The complexities of securing an organization go far beyond one simple solution. While there is an abundance of security technologies and processes available to address many different facets of cyber security risks, an underlying focus on cyber hygiene can provide a strong foundation to help organizations protect themselves. 

Cyber hygiene is about making sure you have the fundamental security controls operating and that they are consistently applied across your environment.

The purpose of cyber hygiene is primarily to protect an organization's data. However, once in place, many organizations will find that it goes further than just protecting the organization. Those who implement strong cyber hygiene will see that it will also drive improvements and efficiencies across their organization’s entire technology landscape.

The core building blocks to cyber hygiene is knowing your estate and knowing your identities, this is the absolute key as ultimately this drives the controls you operate and provides a mechanism to understand how effective these controls are within your environment. Once you have an accurate understanding of your estate and identities you can measure their security posture across your environment, which enables you to drive cyber hygiene, controls adoption and embed secure practices into daily routines.

Implementing strong cyber hygiene will sharpen standardization throughout your organization and will increase security and efficiency. 

Effective approaches to adopting strong cyber hygiene processes include:

Secure Builds - Define secure build standards for the various platforms that your organization uses. This might include Windows, Linux, Network, Storage, Directory Services, and more. These standards should be reviewed regularly and include vulnerability management practices so that as new vulnerabilities are identified, you can effectively understand where you are potentially exposed to risk. Also, as new platforms and software are introduced into the environment you should ensure they pass through your secure build process. This means you stop potentially vulnerable software and configurations exposing you to cyber risks before they are deployed.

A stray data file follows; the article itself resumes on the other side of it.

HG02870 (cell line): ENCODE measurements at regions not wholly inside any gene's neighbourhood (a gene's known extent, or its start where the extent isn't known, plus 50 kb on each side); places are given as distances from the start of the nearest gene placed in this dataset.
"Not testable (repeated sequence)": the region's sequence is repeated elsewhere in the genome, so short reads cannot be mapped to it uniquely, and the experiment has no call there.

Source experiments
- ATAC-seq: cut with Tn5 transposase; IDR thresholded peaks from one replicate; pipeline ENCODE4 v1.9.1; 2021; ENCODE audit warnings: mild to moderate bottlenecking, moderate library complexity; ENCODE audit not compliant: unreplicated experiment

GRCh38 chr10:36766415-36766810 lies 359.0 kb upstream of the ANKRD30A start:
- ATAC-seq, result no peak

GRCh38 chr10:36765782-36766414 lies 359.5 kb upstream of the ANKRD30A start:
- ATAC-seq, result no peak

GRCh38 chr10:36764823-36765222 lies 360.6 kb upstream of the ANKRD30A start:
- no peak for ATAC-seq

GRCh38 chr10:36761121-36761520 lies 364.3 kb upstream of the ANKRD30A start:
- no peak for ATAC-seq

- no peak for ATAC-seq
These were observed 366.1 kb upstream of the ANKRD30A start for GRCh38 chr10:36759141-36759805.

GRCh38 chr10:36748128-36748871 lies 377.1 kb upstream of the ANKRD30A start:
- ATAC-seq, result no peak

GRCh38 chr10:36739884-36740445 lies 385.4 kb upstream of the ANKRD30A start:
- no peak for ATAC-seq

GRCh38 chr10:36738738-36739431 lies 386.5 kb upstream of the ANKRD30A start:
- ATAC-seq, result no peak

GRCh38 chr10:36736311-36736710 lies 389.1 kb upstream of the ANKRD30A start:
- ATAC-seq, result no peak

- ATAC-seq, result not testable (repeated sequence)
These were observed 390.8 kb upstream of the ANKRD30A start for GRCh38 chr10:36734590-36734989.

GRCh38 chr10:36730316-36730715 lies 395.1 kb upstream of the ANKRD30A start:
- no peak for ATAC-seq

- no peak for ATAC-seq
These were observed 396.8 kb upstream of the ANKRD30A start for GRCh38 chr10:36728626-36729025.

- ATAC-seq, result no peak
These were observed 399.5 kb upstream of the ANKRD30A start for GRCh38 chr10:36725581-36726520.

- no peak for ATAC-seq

Secure Endpoints: Any and all corporate devices should be secured with strong endpoint controls, advanced malware protection, encryption, least privilege, and security event logging. For these controls ensure you are actively monitoring their status for vulnerabilities such as any broken agents, devices not running the latest updates, incorrect configurations, or not having full visibility into your endpoint environment.

Authentication and Authorization: Standardize authentication and authorization, using strong authentication across the network and applications with MFA (Multi-Factor Authentication). Enforce the use of encrypted protocols to protect data in transit. Ensure that resources across the environment are securely configured and that data is not being inadvertently exposed. Many organizations unknowingly allow open access to shared resources such as network shares, mailboxes and sharepoint which allows inappropriate individuals access to sensitive data and increases the potential blast radius from risks like ransomware.

Identity and Entitlement: It is important to understand the identities within your environment, who they are associated with and the entitlements they have. Limit how identities can be created and managed within the environment and standardize the process to ensure that as identities are created or modified you capture the fundamentals about the identity; who owes it, what it is used for.

One significant area where organizations fail despite implementing cyber hygiene standards is the continuous monitoring of controls and establishing measures to understand the effectiveness of controls. These controls need to be constantly reviewed to understand if they are operating correctly, if they have full coverage, and if they are properly addressing your risks. 

Cyber hygiene practices don’t start and stop with the security team. They need to be embedded throughout the organization to better protect your organization, your colleagues and your customers.